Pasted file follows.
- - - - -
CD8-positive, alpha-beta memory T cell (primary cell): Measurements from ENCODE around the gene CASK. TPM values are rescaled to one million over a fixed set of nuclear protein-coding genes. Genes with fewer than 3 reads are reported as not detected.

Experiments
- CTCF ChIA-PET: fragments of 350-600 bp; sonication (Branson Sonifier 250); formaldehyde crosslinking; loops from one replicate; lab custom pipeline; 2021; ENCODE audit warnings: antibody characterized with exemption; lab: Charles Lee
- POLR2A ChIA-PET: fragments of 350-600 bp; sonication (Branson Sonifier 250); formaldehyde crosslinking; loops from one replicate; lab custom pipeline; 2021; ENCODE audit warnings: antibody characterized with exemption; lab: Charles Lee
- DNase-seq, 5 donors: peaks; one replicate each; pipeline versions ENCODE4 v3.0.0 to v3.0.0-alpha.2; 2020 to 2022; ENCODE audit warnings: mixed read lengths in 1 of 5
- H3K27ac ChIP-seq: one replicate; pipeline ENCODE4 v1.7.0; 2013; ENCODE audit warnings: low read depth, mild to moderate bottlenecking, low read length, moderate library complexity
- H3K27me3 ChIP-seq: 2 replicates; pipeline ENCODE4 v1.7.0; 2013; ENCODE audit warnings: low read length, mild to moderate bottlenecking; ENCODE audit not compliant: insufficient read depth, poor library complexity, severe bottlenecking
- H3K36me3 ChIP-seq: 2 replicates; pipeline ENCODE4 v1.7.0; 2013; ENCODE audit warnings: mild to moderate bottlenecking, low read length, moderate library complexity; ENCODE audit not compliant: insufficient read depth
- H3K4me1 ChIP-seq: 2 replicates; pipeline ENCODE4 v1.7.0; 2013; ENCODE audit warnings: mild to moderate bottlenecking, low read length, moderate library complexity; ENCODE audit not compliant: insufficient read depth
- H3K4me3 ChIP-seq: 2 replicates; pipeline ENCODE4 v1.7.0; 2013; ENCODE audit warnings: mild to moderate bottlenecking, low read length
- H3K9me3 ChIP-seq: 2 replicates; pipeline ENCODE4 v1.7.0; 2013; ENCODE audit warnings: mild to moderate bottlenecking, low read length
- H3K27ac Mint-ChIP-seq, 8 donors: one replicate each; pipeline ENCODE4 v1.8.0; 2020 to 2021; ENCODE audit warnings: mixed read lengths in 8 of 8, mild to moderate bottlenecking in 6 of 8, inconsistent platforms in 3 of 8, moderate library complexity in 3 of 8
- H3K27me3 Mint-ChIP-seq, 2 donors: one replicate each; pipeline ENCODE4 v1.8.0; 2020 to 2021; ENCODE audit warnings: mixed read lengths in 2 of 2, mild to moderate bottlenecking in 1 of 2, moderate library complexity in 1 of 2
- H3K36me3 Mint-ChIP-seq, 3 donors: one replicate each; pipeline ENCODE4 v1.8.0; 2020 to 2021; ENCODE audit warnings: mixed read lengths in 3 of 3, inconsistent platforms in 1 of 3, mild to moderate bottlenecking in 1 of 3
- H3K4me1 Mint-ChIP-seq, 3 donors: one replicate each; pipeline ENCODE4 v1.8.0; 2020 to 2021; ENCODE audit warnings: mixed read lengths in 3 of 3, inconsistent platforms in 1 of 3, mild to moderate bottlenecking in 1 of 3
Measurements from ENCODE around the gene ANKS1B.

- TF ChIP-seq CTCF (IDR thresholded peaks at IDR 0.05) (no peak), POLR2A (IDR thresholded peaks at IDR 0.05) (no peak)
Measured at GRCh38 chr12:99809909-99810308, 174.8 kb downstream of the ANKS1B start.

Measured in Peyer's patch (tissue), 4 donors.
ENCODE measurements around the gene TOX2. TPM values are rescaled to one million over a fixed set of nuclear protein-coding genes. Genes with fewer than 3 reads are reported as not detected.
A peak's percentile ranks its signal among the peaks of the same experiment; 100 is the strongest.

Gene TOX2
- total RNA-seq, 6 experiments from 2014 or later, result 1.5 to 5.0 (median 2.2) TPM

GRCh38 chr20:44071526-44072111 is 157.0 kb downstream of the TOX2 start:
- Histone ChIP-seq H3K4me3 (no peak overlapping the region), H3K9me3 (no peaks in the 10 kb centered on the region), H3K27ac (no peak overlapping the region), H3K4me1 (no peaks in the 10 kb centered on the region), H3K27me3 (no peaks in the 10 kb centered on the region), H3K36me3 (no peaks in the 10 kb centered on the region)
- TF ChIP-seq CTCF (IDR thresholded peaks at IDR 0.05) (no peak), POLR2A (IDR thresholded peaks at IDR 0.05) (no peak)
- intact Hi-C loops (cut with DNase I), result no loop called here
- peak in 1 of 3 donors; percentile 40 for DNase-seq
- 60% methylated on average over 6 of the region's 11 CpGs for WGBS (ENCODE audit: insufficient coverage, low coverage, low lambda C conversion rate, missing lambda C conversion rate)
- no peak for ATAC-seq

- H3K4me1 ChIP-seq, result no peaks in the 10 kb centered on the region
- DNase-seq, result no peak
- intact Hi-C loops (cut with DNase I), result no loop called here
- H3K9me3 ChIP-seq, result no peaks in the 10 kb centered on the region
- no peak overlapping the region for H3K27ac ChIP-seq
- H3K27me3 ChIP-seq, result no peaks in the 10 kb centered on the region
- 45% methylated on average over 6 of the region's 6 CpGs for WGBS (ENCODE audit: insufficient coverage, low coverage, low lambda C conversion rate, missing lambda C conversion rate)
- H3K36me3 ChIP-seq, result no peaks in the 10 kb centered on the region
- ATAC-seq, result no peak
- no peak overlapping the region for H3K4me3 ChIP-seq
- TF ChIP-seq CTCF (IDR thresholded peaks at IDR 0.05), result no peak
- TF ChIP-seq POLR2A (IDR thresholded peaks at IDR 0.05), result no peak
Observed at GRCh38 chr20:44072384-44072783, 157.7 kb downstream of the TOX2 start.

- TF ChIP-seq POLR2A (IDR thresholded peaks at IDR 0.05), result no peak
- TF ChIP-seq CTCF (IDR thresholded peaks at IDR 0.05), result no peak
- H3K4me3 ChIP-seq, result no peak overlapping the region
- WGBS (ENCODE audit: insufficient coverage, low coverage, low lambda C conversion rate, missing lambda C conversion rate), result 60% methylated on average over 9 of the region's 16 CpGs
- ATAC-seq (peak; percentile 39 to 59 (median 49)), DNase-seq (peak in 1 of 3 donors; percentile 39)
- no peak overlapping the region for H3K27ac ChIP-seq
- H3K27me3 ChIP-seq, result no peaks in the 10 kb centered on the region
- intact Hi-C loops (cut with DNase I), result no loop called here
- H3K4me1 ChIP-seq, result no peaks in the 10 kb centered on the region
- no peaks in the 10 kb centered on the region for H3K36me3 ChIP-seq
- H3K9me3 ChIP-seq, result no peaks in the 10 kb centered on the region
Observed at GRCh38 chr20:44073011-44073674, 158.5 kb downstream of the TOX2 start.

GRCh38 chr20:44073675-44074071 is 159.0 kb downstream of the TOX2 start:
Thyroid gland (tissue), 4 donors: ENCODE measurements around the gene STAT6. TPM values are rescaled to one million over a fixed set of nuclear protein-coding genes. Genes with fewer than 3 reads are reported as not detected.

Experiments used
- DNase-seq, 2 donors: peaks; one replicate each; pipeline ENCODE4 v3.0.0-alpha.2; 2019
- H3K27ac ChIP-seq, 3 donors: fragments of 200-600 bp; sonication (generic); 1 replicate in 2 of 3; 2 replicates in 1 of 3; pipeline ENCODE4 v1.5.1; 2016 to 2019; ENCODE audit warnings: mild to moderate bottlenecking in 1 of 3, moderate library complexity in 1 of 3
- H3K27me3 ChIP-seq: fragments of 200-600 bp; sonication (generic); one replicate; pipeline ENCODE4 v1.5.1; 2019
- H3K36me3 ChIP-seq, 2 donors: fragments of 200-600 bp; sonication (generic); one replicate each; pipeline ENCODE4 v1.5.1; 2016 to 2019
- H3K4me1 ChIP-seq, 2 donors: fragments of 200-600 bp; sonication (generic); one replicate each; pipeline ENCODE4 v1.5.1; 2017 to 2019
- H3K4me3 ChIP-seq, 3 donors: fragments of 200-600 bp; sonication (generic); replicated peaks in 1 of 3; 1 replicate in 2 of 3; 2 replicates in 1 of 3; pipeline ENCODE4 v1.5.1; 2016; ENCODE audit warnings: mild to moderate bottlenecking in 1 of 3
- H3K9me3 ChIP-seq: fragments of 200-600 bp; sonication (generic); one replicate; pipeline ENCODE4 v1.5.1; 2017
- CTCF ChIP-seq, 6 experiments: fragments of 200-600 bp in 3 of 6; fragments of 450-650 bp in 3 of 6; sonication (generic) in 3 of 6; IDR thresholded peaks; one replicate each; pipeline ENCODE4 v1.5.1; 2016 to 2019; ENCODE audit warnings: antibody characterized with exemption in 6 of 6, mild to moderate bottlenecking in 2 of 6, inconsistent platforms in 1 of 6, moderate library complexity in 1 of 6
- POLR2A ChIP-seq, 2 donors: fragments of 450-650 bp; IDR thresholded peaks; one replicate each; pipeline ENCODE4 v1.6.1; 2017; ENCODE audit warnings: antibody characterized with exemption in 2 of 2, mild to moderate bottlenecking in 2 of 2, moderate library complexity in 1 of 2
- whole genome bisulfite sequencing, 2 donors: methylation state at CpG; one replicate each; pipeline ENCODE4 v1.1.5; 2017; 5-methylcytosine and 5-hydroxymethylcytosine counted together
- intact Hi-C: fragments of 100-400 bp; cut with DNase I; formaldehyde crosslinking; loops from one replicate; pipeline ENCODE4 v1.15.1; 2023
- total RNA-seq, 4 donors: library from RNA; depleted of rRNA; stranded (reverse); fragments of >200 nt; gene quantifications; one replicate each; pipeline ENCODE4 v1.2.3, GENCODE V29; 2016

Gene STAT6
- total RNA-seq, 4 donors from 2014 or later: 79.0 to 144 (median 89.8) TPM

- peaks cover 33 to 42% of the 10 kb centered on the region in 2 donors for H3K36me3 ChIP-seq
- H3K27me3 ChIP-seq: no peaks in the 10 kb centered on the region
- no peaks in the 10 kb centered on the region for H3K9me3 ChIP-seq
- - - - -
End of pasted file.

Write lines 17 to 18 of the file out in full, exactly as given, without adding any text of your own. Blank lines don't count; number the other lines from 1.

- TF ChIP-seq CTCF (IDR thresholded peaks at IDR 0.05) (no peak), POLR2A (IDR thresholded peaks at IDR 0.05) (no peak)
Measured at GRCh38 chr12:99809909-99810308, 174.8 kb downstream of the ANKS1B start.